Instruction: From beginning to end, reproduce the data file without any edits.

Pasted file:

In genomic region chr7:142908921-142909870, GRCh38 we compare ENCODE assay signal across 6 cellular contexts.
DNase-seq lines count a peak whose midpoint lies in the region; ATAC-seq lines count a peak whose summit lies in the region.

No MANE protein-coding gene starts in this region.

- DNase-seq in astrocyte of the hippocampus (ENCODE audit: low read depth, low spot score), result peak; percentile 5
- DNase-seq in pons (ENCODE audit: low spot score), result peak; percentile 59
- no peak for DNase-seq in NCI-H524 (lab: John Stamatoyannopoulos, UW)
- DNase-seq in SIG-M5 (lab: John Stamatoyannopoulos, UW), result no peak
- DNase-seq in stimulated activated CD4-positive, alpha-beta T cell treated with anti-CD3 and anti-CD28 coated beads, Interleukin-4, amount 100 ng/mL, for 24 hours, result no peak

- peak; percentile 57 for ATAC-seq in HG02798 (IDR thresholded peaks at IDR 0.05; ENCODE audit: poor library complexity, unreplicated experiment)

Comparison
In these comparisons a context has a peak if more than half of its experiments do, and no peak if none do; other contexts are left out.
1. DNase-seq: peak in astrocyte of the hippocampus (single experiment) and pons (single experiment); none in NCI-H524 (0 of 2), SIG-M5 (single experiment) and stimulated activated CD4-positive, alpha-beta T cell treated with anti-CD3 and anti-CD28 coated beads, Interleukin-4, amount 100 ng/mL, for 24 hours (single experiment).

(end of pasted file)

In genomic region chr7:142908921-142909870, GRCh38 we compare ENCODE assay signal across 6 cellular contexts.
DNase-seq lines count a peak whose midpoint lies in the region; ATAC-seq lines count a peak whose summit lies in the region.

No MANE protein-coding gene starts in this region.

- DNase-seq in astrocyte of the hippocampus (ENCODE audit: low read depth, low spot score), result peak; percentile 5
- DNase-seq in pons (ENCODE audit: low spot score), result peak; percentile 59
- no peak for DNase-seq in NCI-H524 (lab: John Stamatoyannopoulos, UW)
- DNase-seq in SIG-M5 (lab: John Stamatoyannopoulos, UW), result no peak
- DNase-seq in stimulated activated CD4-positive, alpha-beta T cell treated with anti-CD3 and anti-CD28 coated beads, Interleukin-4, amount 100 ng/mL, for 24 hours, result no peak

- peak; percentile 57 for ATAC-seq in HG02798 (IDR thresholded peaks at IDR 0.05; ENCODE audit: poor library complexity, unreplicated experiment)

Comparison
In these comparisons a context has a peak if more than half of its experiments do, and no peak if none do; other contexts are left out.
1. DNase-seq: peak in astrocyte of the hippocampus (single experiment) and pons (single experiment); none in NCI-H524 (0 of 2), SIG-M5 (single experiment) and stimulated activated CD4-positive, alpha-beta T cell treated with anti-CD3 and anti-CD28 coated beads, Interleukin-4, amount 100 ng/mL, for 24 hours (single experiment).